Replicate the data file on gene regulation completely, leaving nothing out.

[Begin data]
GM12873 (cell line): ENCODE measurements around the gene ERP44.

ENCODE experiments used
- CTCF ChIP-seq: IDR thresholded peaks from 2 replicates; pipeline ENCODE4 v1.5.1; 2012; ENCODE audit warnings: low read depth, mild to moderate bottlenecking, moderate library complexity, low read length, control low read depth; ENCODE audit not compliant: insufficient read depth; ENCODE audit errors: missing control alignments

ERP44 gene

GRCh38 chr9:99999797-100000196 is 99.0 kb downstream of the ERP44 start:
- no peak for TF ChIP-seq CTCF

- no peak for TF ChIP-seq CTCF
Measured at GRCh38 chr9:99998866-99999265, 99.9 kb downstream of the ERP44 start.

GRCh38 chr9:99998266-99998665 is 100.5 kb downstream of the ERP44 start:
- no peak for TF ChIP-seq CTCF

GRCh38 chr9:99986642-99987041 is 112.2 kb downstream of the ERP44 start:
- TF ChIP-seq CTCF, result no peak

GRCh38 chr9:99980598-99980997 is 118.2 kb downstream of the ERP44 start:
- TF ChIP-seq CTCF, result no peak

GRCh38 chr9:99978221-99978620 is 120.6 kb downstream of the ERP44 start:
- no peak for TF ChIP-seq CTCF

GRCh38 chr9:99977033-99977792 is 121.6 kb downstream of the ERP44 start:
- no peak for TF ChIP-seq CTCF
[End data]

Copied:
GM12873 (cell line): ENCODE measurements around the gene ERP44.

ENCODE experiments used
- CTCF ChIP-seq: IDR thresholded peaks from 2 replicates; pipeline ENCODE4 v1.5.1; 2012; ENCODE audit warnings: low read depth, mild to moderate bottlenecking, moderate library complexity, low read length, control low read depth; ENCODE audit not compliant: insufficient read depth; ENCODE audit errors: missing control alignments

ERP44 gene

GRCh38 chr9:99999797-100000196 is 99.0 kb downstream of the ERP44 start:
- no peak for TF ChIP-seq CTCF

- no peak for TF ChIP-seq CTCF
Measured at GRCh38 chr9:99998866-99999265, 99.9 kb downstream of the ERP44 start.

GRCh38 chr9:99998266-99998665 is 100.5 kb downstream of the ERP44 start:
- no peak for TF ChIP-seq CTCF

GRCh38 chr9:99986642-99987041 is 112.2 kb downstream of the ERP44 start:
- TF ChIP-seq CTCF, result no peak

GRCh38 chr9:99980598-99980997 is 118.2 kb downstream of the ERP44 start:
- TF ChIP-seq CTCF, result no peak

GRCh38 chr9:99978221-99978620 is 120.6 kb downstream of the ERP44 start:
- no peak for TF ChIP-seq CTCF

GRCh38 chr9:99977033-99977792 is 121.6 kb downstream of the ERP44 start:
- no peak for TF ChIP-seq CTCF